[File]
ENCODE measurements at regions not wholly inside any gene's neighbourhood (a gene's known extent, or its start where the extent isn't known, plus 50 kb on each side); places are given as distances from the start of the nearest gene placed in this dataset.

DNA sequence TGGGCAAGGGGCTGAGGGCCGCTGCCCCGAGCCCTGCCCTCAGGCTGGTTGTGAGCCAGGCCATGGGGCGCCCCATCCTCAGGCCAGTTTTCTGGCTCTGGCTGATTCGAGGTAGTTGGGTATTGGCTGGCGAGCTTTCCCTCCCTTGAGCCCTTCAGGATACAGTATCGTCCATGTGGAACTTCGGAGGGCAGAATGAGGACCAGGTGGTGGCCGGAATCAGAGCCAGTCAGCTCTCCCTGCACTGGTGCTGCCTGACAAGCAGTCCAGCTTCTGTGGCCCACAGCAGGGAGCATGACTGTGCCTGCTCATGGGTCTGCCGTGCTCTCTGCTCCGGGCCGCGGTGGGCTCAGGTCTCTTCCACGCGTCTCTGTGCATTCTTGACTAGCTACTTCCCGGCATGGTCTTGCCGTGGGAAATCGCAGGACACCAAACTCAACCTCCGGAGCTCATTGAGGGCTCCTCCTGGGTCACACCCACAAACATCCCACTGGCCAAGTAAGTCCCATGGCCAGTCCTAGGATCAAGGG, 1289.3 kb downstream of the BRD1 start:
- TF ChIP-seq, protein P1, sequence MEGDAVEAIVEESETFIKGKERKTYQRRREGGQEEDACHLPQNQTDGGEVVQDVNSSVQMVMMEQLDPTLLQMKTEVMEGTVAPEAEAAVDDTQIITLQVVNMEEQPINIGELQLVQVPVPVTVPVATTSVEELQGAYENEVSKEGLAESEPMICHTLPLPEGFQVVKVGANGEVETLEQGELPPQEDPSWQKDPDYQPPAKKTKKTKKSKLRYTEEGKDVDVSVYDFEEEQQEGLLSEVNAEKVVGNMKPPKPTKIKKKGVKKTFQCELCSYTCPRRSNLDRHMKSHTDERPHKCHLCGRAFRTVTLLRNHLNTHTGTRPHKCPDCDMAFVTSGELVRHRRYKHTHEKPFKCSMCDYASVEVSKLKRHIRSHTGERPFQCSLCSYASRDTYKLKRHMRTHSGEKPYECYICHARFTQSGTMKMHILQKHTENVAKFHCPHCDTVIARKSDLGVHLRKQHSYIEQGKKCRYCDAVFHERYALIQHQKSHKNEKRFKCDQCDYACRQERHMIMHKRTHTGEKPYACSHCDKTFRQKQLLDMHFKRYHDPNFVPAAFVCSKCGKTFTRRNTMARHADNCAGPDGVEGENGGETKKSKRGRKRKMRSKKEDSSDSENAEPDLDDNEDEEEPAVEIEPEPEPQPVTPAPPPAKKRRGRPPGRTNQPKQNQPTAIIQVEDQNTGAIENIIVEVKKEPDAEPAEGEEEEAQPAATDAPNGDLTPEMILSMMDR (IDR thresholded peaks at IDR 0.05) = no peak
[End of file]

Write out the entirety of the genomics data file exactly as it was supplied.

ENCODE measurements at regions not wholly inside any gene's neighbourhood (a gene's known extent, or its start where the extent isn't known, plus 50 kb on each side); places are given as distances from the start of the nearest gene placed in this dataset.

DNA sequence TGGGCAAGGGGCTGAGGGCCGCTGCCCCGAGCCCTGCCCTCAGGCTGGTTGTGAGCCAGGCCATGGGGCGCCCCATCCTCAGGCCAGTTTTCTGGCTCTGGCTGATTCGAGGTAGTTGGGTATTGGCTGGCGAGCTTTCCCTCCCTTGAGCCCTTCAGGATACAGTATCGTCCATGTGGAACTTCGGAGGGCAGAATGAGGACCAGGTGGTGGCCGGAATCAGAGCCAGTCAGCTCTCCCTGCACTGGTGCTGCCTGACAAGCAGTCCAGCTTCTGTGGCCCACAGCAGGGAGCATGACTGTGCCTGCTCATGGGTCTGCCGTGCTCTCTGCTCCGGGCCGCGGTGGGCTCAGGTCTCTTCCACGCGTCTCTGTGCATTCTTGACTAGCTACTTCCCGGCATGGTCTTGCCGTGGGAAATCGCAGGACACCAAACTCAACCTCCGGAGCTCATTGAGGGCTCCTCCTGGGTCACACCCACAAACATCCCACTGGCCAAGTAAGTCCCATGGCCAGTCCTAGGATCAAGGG, 1289.3 kb downstream of the BRD1 start:
- TF ChIP-seq, protein P1, sequence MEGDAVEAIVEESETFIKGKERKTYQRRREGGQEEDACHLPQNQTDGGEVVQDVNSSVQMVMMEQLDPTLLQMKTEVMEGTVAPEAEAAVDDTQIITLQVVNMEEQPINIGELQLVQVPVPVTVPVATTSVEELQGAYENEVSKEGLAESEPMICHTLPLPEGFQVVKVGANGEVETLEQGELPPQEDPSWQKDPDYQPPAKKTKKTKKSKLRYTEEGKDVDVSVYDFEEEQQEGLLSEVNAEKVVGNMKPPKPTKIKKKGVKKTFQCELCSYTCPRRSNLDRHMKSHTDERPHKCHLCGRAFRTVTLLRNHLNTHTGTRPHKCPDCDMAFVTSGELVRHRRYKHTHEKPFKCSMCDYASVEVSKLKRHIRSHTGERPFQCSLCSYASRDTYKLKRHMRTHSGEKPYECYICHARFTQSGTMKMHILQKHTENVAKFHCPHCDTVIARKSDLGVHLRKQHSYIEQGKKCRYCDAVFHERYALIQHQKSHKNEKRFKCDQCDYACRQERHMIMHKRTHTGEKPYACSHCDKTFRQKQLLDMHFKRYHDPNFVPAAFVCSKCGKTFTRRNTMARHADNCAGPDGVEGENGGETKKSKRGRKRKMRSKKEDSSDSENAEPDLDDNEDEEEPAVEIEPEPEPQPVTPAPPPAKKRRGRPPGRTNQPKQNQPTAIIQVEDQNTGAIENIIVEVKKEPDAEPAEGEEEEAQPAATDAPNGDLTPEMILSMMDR (IDR thresholded peaks at IDR 0.05) = no peak